In the Soviet system, “medals meant honor.” Those wacky Soviets. No capitalist nations associate winning medals with honor. The US gymnasts definitely aren’t taught to say “honored” whenever they don’t know what to say, or just as a replacement for any word whenever. “I’m just so honored to be part of this honored, and honored, and this team is so honored to represent Team USA honored.”
Alexandrov even considered taking Bogi out of the all-around, but “they were worried of a scandal.” You’re damn right they were worried of a scandal! You don’t cut Svetlana Boguinskaya. She’s Svetlana Boguinskaya. I would have been leading that scandal if I had known what a scandal was at the time.
Instead, Roza was the “sacrificial lamb.” I’m disappointed because this lamb reference was a prime opportunity for a shot of an actual lamb being led through the rusty Soviet gate. Boo.
Still, Alexandrov’s lamb sacrifice worked! The gods are appeased, and Tatiana Gutsu wins gold, which means it’s time to get her side of the story, because apparently this is a piece of journalism now. We finally meet Gutsu, who is sitting in the grandmother’s house from Little Red Riding Hood for some reason. She goes, “Who’s Roza Galieva?”
Not really. She undahstyand how her feelin’. Unlike Alexandrov, she even do know what was happen.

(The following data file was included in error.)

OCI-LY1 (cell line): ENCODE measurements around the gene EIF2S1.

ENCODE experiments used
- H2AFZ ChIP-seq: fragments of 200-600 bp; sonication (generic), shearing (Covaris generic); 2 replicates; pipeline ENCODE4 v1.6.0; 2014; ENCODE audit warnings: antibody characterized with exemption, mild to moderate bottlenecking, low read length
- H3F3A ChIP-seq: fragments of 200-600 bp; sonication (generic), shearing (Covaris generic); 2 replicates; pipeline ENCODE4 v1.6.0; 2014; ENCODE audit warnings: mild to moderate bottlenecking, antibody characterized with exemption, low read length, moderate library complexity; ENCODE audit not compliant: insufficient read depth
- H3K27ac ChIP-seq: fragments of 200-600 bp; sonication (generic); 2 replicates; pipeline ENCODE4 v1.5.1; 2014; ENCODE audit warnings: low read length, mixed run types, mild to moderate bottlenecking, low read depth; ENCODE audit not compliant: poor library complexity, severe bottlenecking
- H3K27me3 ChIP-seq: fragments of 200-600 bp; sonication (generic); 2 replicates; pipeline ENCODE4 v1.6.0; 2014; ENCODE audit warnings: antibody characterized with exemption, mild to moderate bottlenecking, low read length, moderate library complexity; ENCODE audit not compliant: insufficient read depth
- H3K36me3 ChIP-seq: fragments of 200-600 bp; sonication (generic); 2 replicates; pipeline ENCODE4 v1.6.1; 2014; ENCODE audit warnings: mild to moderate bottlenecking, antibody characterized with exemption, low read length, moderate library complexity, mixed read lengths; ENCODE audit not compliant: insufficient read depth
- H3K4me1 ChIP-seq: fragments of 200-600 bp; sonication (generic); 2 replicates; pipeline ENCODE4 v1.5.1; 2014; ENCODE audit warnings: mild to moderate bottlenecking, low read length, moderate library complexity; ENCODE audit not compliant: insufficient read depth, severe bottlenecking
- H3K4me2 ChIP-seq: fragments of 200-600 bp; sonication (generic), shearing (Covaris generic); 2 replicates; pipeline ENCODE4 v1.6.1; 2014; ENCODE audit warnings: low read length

OK, let’s talk about those candles, you guys. All these super-powered TV lights aren’t cutting it, but those two candles should really do the trick. No, don’t light the fireplace!!! Are you crazy? I just want two candles sitting immediately next to the fireplace. It’s called a tableau, goobers. Super nailed it.
Declaration: We really need one of these pieces about Dominique Moceanu, where Dominique Dawes sits in the candy house from Hansel and Gretel going, “We don’t really talk.” Preferably while holding a giant lollipop.
But these days Roza is OK. (Ish.) She’s still the victim this piece needs her to be, but now she’s back to training with Arkayev, having finished her hair-smelling reps for the day, and once again the sun sets on the Soviet Empire. Or is it rising on Roza Galieva? DEEP. (It’s not.) Good night, everyone.